Ruler of Kings

Because of his “faithful witness,” Jesus reigns supreme over the kings of the earth and even over his enemies

Globe - small - Photo by Fernando @cferdo on Unsplash
Revelation, Jesus is designated the “ruler over the kings of the earth” in the present tense. His absolute sovereignty is based on his past death and resurrection, and NOT on hereditary rights, economic or military might. He is the anointed king appointed by Yahweh to reign from the “throne of David” - [Globe Photo by Fernando @cferdo on Unsplash].

At times, the “kings of the earth” are allied with the “Beast” and do the bidding of the “Dragon,” yet Jesus uses their plots to achieve his purposes. Even his enemies cannot move against him without his consent, and by the end of the book, the same group is found in “New Jerusalem,” where they give honor to the “slain Lamb.”
  • John to the seven churches in Asia: Grace to you and peace from…Jesus Christ, the faithful witness, the firstborn from the dead, and the ruler of the kings of the earth. Unto him who loves us and loosed us from our sins by his blood; and he made us a kingdom, priests to his God and Father” - (Revelation 1:4-6).


In addition to the “ruler of the kings of the earth,” Jesus is also the “faithful witness” and the “firstborn of the dead.” The former refers to his death, and the latter to his resurrection. All three designations are derived from the eighty-ninth psalm:
  • (Psalm 89:27, 37) - “I also will make him MY FIRST-BORN, the HIGHER THAN THE KINGS OF THE EARTH His seed shall endure forever, and his throne as the sun before me. It shall be established forever as the moon, and as a FAITHFUL WITNESS in heaven.”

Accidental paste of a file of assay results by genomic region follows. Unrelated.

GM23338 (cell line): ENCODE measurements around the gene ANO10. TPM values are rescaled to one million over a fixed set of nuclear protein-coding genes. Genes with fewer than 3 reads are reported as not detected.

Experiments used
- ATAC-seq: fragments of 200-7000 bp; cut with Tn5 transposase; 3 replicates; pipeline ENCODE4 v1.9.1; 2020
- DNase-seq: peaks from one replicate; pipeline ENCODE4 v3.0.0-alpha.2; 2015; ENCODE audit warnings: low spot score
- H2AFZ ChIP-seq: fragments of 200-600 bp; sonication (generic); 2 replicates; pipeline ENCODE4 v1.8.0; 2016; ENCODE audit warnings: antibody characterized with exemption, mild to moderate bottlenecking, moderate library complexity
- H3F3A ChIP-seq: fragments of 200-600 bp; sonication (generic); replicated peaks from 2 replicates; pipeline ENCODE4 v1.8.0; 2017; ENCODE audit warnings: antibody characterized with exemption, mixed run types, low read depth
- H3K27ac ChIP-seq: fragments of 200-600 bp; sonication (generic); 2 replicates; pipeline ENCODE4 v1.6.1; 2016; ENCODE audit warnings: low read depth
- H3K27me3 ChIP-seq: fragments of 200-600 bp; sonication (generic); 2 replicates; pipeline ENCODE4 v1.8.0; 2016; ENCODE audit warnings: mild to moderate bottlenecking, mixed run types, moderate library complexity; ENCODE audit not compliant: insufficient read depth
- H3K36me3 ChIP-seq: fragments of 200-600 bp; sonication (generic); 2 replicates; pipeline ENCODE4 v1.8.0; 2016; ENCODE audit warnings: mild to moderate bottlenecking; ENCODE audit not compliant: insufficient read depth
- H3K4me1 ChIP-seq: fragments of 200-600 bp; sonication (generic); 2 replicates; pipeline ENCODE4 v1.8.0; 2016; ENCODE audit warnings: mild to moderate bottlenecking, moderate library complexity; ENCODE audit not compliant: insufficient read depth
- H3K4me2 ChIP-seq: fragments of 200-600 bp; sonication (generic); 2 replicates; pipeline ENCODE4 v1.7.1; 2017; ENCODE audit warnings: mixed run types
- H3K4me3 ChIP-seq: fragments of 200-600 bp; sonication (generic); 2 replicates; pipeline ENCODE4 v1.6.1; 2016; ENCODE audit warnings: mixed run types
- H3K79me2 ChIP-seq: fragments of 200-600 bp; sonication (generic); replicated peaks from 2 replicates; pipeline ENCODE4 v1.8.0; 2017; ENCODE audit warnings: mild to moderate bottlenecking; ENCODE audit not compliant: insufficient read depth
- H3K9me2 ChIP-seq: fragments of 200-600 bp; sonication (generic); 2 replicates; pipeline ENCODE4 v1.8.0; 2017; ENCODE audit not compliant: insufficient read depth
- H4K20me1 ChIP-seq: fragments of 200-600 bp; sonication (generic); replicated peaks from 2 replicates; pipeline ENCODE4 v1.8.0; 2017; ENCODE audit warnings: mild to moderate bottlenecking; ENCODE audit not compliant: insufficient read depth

Because of his “faithful testimony” in death, Yahweh made him the “firstborn” and the “highest of the kings of the earth.” In the Hebrew text, the Psalm uses the noun ‘elyôn for “higher,” which is used comparatively with the sense of “supreme, lofty, highest.”

But Revelation has combined this passage with words from the second Psalm. The verbal link for doing so is the clause “kings of the earth” who rebel and conspire against Yahweh’s anointed king in the Psalm. But their plot backfires since God gave the nations to His Son for “his inheritance” and the “ends of the earth” for his “possession,” and he thus “ruled over them with his iron scepter” - (Psalm 2:1-11).

In Revelation, rather than use the Greek comparative adjective for “highest,” the text calls Jesus the archôn or “ruler” over the "kings of the earth." The term does not mean “king,” though kings certainly do “rule.” The point is not that he is the “king” or even a king among kings, but that he holds a far higher rank.


Moreover, the noun archôn often denotes someone who is a “prince,” “chief magistrate,” the supreme sovereign, and that is the sense here. The intent is not to contradict the book’s later declaration that Jesus is the “King of kings,” but to highlight just much higher he is than the political rulers of this age.

The extent of his sovereignty is stressed in the book’s first vision when Jesus calls himself the “living one who was dead and lives forevermore,” and he now holds the “keys of death and Hades.” Not even the realm of the dead is beyond his reach. And that absolute authority is based on his past death and resurrection.